Dublin On a Budget
Dublin has a mild climate due to the influence of the Atlantic Ocean and the Gulf Stream. It rains less than you might expect, but a light shower may occur on most days. Winters are milder than you would think with temperature typically staying around 5 degrees Celsius. Frost is common between the months of November and February because nighttime temperatures do fall below freezing. It snows occasionally, but not often. Summers are mild or may even be considered cool, and temperatures typically don't get much above 20 degrees Celsius.
SightsThere are many sights spread throughout Dublin. During the peak travel months they can get crowded so make sure you arrive early. Some interesting places to visit include Chester Beatty Library, Christ Church Cathedral, St Patrick's Cathedral, Dublin Castle, Dublin Writers Museum, the Dublin Zoo, Dublinia & the Viking World, the General Post Office, Merrion Square, the National Botanical Gardens and the National Museum of Ireland, among other places.
NeighborhoodsDublin has many different neighborhoods that each have their own vibe. The Old City is where you will find the Dublin Castle and the remaining remnants of the city's original walls. There are also many shops and boutiques there. Temple Bar is the party center for the city and there are many bars and clubs. Trinity College Area has a traditional university vibe with many bookstores and shops. The Guinness Brewery is in Liberties, and most of the hotels, restaurants and shops are in St. Stephen's Green and the Grafton Street Area. Fitzwilliam & Merrion Squares are surrounded by Georgian town houses and O'Connell Street has many hotels and some good restaurants. Other notable neighborhoods include North Quays and Ballsbridge/Embassy Row.
ActivitiesIf you're tired of looking a museums and attractions, there are many activities you can enjoy in Dublin. Consider going to a hurling, Gaelic football, or rugby game. Home games for the Leinster Rugby team are usually played at the RDS Arena. Both hurling and Gaelic football is played at Croke Park Stadium.
Another fun option is to take a self guided tour of the Guinness Storehouse. There's an exhibition that travels from the ground floor to the seventh floor. For the price of entry you also get a pint of Guinness.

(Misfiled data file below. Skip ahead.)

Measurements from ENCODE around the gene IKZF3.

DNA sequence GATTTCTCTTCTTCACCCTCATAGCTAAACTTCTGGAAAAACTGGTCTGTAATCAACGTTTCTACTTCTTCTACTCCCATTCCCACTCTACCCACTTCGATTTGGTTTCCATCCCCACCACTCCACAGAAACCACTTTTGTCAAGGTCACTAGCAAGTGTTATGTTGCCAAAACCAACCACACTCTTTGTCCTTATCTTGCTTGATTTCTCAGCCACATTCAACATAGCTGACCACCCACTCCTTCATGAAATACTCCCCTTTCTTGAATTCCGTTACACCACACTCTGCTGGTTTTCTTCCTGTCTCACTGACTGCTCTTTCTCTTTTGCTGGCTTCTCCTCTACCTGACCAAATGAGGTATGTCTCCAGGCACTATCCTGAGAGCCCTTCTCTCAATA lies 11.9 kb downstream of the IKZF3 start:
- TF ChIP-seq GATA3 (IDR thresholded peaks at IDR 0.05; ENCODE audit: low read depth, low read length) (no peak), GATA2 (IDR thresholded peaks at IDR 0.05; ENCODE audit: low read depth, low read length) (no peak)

Plenty more attractions and things to do can be found in the Irish countryside outside of Dublin, such as castles, pastoral landscapes, and natural scenery like the Cliffs of Moher. Check out this guide to choosing a great day trip from Dublin.
Food and DiningRestaurant food can be expensive in Dublin, but the quality is also generally high. If you're looking for some budget options, head to the Indian restaurants around the South William Street area that runs parallel to Grafton Street. If you arrive early you can often take advantage of an "early bird" special. Three courses usually are included in the special and prices are around 10 euros. Lunches in this area can also be cheap. Other interesting and affordable restaurants can be found on Parnell Street in Dublin 1. Here you will find a concentration of Chinese and Asian restaurants. Another cheap meal option is to try the local fish and chips. There are several good places around town where you can try this local favorite.
For more information, see What to Eat in Ireland.
TransportationPublic transportation in Dublin is not as good as that of most larger European cities. It continues to improve though, and as a tourist you are likely to spend most of your time walking around the city center anyway. There is a tram or light rail system (the Luas) that is generally good and reliable and can be used it to get around the city center. It has two lines that do not connect, but you can walk between them in 15 minutes at their closest point. The red line runs from Connolly Railway Station and the Point Theatre to the suburb of Tallaght. The green line runs from St. Stephen's Green to Bride's Glen in Cherrywood. The DART is a suburban rail service that follows the coast between Greystones in the south and Howth and Malahide in the north. There are four additional suburban rail lines that travel around Dublin.
The state run bus service travels through the city and its suburbs and even goes into the very outer suburbs. With over 200 routes, the numbering system can get confusing. It is best to find a route map, find your stop, and then look at the final destination which is displayed on the front of the bus.
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